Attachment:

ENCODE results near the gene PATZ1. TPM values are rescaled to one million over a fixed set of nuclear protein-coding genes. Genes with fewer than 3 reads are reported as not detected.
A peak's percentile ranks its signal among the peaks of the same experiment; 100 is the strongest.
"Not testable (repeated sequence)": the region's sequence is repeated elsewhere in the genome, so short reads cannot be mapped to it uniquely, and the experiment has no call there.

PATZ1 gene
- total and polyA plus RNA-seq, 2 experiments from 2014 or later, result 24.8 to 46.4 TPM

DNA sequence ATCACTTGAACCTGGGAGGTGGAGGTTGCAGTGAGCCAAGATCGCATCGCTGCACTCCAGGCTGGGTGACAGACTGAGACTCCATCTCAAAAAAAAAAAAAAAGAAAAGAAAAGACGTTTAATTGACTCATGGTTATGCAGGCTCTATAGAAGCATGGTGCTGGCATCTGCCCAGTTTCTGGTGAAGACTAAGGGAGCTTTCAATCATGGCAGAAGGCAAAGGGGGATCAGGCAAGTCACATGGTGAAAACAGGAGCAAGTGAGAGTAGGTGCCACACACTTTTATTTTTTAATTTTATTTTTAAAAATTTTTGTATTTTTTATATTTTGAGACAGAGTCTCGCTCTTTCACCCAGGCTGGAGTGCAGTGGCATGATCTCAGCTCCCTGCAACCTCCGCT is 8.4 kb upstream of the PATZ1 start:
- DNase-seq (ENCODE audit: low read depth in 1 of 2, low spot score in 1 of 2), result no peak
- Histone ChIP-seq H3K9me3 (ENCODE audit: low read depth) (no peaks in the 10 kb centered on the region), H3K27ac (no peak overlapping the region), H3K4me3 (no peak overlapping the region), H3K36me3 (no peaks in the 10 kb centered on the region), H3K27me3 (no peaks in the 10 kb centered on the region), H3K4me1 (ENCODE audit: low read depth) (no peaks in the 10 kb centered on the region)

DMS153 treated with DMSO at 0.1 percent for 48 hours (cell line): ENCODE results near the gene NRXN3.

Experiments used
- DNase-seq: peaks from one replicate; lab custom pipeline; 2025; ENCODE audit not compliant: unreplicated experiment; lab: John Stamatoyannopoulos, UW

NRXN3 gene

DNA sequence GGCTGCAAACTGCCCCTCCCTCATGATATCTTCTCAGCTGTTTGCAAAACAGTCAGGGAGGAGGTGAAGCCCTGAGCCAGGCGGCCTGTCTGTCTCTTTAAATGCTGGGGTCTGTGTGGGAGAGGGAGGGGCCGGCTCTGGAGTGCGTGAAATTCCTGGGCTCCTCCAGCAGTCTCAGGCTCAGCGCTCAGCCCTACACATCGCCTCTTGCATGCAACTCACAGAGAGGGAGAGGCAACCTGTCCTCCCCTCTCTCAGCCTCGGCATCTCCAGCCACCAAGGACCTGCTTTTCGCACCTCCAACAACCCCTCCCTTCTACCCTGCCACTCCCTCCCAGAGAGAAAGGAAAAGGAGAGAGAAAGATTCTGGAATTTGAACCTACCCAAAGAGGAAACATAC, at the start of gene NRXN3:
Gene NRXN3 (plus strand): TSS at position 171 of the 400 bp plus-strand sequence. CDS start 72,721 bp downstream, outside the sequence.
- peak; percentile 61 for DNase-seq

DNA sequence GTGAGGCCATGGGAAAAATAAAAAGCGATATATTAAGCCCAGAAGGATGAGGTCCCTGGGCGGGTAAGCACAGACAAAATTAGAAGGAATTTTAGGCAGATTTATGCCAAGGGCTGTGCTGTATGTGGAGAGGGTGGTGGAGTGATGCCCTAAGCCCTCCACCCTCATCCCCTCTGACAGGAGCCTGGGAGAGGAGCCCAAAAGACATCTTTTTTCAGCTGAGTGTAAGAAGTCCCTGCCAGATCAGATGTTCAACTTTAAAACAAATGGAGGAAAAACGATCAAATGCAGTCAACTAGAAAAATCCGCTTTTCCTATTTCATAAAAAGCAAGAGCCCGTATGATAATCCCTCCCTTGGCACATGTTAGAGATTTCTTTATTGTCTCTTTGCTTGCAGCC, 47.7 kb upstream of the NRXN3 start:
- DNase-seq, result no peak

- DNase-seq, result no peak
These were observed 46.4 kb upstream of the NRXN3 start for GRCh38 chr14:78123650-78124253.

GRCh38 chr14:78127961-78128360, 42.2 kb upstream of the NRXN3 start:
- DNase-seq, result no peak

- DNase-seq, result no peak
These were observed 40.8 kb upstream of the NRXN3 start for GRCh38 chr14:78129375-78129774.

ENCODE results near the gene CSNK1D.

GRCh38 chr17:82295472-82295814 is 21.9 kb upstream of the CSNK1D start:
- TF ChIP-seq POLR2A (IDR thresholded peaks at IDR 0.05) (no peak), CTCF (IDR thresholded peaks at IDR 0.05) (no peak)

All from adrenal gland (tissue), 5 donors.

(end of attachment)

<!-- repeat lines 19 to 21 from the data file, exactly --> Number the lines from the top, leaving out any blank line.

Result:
These were observed 46.4 kb upstream of the NRXN3 start for GRCh38 chr14:78123650-78124253.

GRCh38 chr14:78127961-78128360, 42.2 kb upstream of the NRXN3 start:
- DNase-seq, result no peak